Have you ever seen a man born in the 18th century who is still living among us today? No, this is no possible because death is inevitable but before it comes, there should be a means of passing occurrences to upcoming generations. It is in view of this that literature, memoir and film became something necessary in order to trace back the historical events of our culture. Literature, memoir and film can really teach African history to the point of visualizing how the scene would look like with ones mindset.
With the availability of good writers and reporters around the globe, it is possible for one to read a memoir, watch a movie and comprehend it to the extent of one thinking as being on the scene of the action. Going through the history of Africans, it is not something that brings the mind to rest though we are not present during the periods of the travails but through literature and films, we are able to know what happened and at the same time go through the pains and worries that those present at the scene went through.
Haven’t you heard of people crying when watching a film or reading? This was because the message was accurately passed. In the Bitter Struggle to Independence, the author, Major F. Wawery discussed what they went through as a military in the Whiteman country (Kenya) during the periods of the colonial masters. “ On arrival, colonialists believed that they had found a haven in Kenya. The weather, climate and the small population encouraged them to go ahead and settle down in the best parts of the country with total disregard to the indigenous Africans”.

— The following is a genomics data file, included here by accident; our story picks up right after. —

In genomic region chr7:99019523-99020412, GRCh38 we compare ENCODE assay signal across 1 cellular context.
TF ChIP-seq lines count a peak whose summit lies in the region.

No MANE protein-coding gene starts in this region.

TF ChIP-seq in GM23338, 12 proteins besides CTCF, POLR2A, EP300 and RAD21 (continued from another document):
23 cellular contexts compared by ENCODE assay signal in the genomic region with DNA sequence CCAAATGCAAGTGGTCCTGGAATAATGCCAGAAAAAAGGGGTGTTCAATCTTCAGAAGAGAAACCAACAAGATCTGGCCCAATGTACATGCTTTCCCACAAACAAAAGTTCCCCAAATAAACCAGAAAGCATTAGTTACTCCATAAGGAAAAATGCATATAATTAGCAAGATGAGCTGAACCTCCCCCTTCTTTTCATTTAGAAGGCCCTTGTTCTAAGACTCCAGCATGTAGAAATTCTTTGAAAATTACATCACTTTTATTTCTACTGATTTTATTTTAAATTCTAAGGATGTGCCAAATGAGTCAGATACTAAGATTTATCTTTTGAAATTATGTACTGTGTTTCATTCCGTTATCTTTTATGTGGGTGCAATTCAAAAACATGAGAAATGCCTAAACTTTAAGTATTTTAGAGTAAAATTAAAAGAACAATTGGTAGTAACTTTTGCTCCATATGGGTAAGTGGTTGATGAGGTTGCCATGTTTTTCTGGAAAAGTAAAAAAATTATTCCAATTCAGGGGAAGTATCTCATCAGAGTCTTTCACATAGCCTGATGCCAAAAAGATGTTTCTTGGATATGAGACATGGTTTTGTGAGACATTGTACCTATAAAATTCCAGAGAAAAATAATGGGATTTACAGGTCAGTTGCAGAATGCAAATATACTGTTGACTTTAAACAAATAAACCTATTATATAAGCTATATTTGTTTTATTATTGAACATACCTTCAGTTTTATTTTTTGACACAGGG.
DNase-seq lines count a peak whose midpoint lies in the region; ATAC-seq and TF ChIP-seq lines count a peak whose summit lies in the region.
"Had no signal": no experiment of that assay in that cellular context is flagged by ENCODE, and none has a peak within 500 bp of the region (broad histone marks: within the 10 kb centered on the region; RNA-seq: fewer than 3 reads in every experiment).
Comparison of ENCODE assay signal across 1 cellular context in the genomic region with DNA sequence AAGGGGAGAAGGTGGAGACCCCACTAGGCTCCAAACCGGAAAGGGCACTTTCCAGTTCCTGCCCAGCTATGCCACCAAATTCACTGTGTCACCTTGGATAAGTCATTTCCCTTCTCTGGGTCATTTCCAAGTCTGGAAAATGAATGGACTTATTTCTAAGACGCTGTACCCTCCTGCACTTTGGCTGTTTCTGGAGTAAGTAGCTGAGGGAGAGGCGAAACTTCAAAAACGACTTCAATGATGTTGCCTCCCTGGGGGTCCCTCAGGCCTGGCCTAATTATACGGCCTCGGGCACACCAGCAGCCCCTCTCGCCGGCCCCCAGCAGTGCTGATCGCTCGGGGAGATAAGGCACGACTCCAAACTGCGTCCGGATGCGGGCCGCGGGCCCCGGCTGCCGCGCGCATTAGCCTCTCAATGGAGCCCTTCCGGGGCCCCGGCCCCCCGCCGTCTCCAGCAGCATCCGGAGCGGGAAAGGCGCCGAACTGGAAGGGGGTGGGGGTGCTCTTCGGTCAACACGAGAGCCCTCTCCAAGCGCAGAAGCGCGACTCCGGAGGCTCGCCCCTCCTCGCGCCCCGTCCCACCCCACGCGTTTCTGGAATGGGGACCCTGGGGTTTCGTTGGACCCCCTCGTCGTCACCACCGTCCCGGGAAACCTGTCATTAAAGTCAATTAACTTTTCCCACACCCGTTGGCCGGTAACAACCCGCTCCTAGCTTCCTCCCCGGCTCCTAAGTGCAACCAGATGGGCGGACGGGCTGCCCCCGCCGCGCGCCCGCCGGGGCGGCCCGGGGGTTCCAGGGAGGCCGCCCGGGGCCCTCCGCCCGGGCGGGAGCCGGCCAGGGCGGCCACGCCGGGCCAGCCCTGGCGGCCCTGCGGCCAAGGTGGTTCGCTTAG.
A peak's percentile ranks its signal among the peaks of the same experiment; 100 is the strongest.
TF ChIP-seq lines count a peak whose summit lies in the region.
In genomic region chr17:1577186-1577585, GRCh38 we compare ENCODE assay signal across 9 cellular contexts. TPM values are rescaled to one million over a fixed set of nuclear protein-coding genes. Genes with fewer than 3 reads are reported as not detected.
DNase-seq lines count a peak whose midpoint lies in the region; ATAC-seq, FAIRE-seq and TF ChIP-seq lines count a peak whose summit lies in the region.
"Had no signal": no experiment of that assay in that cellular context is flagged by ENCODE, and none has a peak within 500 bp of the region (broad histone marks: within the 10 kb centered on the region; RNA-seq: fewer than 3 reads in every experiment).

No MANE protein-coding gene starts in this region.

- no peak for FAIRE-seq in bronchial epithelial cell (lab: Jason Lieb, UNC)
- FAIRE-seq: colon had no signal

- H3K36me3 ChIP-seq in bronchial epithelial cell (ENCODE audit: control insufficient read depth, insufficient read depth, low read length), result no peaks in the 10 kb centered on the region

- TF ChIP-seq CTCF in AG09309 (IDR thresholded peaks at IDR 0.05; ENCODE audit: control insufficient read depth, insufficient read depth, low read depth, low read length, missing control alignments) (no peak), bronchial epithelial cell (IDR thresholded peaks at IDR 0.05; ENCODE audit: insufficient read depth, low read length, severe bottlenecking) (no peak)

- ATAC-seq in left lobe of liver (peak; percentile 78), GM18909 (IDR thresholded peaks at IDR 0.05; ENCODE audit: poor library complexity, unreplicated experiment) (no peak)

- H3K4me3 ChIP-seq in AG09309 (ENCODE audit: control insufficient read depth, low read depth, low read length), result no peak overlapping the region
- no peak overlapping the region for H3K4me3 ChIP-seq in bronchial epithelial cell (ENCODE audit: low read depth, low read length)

It was in this excerpt of the Major that we were able to know what led to the revolution of the Kenyan before 1960s in which they fought for their independence. Literatures have made it possible for people to actually know of occurrences and make them refrain from jumping into conclusions without basis. Through Literature, Memoirs and Films, it has been possible for most Africans to know the reasons behind the title given to them as Third World Countries. At the same time Africans have been able to know that if not for the presence of the colonial masters, they might still be lagging behind technology wise.
As we have the good sides of memoirs, so also we have the bad sides. In the Novel Houseboy by Ferdinand Oyono written in 1956 as Une Vie de boy and translated to English in 1966, Oyono portrayed the life of an average African as that full of horror, anguish and agony. Going through the life of Toundi in the novel, it would be seen that Toundi represents the Black folks while Madame, the commandant wife and Mr. Moreau represent the colonialists. It was these available sources that made us know that Africans were then treated as slaves.
Most African countries according to available literatures and films fought for their independence like a do or die affair because it was not really the thought of the colonialists to make them independence. With all the points raised on literature, memoir and film, we could see that they presently serve as the only means to learn African history. In conclusion, it would be better if most literatures and memoirs can be turned into films so that we will not only read but at the same time watch and appreciate a history that has been in existence ever since God created the world.